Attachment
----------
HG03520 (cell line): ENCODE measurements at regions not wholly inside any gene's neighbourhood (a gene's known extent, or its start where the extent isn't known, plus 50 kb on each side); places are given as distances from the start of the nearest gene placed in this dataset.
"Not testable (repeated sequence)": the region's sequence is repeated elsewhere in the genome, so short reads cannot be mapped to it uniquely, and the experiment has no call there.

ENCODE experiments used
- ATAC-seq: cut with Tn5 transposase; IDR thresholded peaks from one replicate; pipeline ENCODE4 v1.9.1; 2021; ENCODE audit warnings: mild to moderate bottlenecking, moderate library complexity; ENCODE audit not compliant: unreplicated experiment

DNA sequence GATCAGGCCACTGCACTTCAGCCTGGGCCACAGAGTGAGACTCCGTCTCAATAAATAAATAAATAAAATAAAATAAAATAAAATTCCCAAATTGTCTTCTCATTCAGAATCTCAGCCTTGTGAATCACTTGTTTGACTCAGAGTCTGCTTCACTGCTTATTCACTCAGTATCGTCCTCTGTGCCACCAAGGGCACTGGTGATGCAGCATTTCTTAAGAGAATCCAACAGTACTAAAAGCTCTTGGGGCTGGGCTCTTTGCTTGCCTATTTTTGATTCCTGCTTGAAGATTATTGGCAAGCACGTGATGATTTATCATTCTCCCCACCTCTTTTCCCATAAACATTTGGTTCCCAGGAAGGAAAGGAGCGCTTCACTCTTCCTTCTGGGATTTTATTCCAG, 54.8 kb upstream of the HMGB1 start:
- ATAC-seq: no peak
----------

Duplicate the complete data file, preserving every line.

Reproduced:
HG03520 (cell line): ENCODE measurements at regions not wholly inside any gene's neighbourhood (a gene's known extent, or its start where the extent isn't known, plus 50 kb on each side); places are given as distances from the start of the nearest gene placed in this dataset.
"Not testable (repeated sequence)": the region's sequence is repeated elsewhere in the genome, so short reads cannot be mapped to it uniquely, and the experiment has no call there.

ENCODE experiments used
- ATAC-seq: cut with Tn5 transposase; IDR thresholded peaks from one replicate; pipeline ENCODE4 v1.9.1; 2021; ENCODE audit warnings: mild to moderate bottlenecking, moderate library complexity; ENCODE audit not compliant: unreplicated experiment

DNA sequence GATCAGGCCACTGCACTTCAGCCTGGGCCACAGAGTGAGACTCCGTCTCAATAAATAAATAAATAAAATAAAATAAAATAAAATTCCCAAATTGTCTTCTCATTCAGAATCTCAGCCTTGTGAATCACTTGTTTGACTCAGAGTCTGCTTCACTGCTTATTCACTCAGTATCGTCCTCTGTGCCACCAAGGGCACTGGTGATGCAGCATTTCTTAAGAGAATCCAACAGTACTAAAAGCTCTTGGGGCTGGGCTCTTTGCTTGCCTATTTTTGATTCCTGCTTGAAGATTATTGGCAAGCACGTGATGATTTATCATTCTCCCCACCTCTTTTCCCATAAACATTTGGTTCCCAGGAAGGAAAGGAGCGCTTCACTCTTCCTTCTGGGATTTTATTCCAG, 54.8 kb upstream of the HMGB1 start:
- ATAC-seq: no peak